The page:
Welcome To A Teacher In Your Corner

Before I began teaching,I spent my evenings tutoring my son who had a learning disability. I had no teaching material and so learned to use things out of my kitchen to teach the concept. When I began teaching,I continued to use household items to illustrate the lesson. This site will give you ideas on how to use everyday items to help your child master a difficult concept.

Whether you are home-schooling or just helping your child complete homework, this site will be helpful.

Living History Dat

View detailsWhen I was teaching first grade, I mentioned to the students that I enjoyed listening to the stories my grandparents told about growing up.  The students looked at me like I was crazy.   I asked, "Don't your grandparents tell you about when they were growing up?"  They all shook their heads.  I was appalled.  These children were growing up believing their grandparents' childhood was the same as their own.  That was unacceptable to me.  Our history is important and every child should know what happened.  NOT memorize dates.  They should be able to tell you what life was like during a specific time period.

I decided that I had to rectify this situation.  Now how do you teach first grade students about history?  I decided to bring in 'grandparents' and let them tell their own stories.  This took a lot of preparation, but it was worth it.  Every first grade teacher asked four senior citizens to visit their class on 'Living History Day'.  We sat each 'grandparent' in a corner with four or five first graders around them.  Some of the 'grandparents' brought pictures of themselves as a child and their report card.  We rotated the children about every 15 minutes or so.  This allowed them to hear from four 'grandparents'.  The teachers of other grade levels--many of them with children in first grade--brought lunch for our guests.  After lunch we returned to the classroom for a few more minutes of questions.  By 1:00 the 'grandparents' went home and we continued our day.  The next day we asked the students to write a thank you note to the 'grandparents'.  Now first graders don't write very well, but I had each student read their note to me and I translated it at the bottom of the page.  Notes went out similar to this:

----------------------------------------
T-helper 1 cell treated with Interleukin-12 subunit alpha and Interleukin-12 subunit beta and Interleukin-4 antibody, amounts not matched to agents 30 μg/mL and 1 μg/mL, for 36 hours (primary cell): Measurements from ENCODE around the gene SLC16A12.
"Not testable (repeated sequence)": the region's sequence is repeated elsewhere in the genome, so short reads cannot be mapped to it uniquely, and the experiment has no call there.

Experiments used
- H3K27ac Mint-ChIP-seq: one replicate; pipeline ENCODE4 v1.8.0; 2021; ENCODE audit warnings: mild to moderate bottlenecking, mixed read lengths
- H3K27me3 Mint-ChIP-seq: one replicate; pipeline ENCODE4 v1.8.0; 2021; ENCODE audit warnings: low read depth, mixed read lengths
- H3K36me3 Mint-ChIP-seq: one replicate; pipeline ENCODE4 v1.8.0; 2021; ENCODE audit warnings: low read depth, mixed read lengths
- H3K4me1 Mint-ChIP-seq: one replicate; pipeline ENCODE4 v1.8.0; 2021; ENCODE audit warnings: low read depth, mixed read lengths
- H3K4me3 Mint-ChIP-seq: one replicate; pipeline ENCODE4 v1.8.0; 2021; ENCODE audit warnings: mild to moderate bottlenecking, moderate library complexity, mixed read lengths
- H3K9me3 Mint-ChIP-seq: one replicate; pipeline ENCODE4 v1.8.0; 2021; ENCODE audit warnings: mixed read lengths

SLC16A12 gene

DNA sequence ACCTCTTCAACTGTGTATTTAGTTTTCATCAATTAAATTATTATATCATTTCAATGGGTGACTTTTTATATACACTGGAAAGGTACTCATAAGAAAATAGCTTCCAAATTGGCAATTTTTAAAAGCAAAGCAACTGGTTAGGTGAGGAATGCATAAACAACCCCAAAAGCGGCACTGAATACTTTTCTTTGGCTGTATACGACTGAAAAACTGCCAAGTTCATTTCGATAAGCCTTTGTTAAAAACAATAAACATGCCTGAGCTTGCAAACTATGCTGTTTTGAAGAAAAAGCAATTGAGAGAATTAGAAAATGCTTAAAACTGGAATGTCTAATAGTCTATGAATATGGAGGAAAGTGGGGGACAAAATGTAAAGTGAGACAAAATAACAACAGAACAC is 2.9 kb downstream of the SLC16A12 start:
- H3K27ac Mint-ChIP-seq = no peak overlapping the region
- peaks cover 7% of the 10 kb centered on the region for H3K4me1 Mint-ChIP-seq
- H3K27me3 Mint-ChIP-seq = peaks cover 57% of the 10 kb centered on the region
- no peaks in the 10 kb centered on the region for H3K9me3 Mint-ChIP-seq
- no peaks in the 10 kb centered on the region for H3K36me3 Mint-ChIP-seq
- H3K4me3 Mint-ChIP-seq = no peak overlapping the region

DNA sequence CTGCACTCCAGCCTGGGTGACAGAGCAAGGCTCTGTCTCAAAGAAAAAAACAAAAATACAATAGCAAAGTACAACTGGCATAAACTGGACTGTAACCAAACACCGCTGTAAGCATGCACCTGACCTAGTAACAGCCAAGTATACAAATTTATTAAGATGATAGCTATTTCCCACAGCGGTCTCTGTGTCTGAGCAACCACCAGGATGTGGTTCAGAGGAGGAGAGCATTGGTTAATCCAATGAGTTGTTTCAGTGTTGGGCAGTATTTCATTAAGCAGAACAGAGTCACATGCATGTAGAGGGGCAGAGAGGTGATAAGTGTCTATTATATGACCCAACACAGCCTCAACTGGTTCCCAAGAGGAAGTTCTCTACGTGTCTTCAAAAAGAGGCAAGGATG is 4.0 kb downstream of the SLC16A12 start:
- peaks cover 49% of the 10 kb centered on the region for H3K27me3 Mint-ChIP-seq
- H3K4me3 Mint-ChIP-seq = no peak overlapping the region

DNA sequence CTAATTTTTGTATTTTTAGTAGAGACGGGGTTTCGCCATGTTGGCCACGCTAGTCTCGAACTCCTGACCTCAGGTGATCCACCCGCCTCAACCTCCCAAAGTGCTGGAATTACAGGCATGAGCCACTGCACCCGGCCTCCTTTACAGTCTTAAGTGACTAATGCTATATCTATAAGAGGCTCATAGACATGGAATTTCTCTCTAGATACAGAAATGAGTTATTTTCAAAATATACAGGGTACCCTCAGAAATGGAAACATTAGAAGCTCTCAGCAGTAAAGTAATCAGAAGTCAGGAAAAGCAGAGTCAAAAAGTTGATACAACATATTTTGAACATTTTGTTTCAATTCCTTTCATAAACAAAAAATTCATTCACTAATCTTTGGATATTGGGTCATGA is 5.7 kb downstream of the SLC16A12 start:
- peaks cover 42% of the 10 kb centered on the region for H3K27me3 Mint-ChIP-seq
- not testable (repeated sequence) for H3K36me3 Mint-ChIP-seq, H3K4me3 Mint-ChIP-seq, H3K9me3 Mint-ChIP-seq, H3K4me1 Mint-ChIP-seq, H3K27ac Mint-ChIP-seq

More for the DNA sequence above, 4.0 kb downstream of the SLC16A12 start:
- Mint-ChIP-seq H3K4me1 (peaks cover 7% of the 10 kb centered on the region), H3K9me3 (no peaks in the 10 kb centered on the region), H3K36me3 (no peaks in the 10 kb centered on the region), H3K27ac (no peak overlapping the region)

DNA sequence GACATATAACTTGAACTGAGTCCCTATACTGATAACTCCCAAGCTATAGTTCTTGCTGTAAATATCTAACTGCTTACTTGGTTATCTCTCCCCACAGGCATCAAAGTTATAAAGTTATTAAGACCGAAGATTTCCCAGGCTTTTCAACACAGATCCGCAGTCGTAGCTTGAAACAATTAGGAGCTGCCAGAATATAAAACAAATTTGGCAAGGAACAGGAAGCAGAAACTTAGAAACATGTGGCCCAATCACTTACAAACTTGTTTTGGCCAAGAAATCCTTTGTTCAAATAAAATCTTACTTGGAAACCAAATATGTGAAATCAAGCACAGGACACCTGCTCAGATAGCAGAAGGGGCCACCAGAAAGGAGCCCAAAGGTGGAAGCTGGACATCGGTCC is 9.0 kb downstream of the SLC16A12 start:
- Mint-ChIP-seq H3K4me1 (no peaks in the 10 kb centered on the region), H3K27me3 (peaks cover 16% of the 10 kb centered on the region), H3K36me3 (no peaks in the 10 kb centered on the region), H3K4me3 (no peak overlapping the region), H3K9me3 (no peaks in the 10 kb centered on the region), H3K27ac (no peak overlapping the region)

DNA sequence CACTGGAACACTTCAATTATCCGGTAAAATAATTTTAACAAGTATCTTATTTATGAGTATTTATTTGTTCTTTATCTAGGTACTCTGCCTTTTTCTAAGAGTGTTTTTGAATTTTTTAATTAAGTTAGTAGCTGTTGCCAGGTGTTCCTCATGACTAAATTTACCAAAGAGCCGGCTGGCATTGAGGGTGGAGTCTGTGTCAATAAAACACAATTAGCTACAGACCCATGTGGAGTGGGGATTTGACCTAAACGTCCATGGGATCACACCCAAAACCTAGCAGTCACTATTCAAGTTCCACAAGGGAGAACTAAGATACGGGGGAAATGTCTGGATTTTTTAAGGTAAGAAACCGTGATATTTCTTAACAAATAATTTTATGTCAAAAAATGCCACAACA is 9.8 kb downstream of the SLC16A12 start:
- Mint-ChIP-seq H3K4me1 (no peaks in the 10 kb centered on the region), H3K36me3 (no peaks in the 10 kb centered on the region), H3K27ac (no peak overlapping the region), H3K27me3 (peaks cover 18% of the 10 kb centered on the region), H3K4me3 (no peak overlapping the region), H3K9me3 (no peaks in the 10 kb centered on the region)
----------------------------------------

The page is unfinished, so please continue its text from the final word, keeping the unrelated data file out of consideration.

Thank you for coming to my skool.  I'm sory you din't have lectrisity.
      Thank you for coming to my school.  I'm sorry you didn't have electricity. 

I'm not sure who enjoyed the day more, the students or the 'grandparents'.  Either way it was extremely successful.  

Next week I'll tell you how I taught it in fifth grade.

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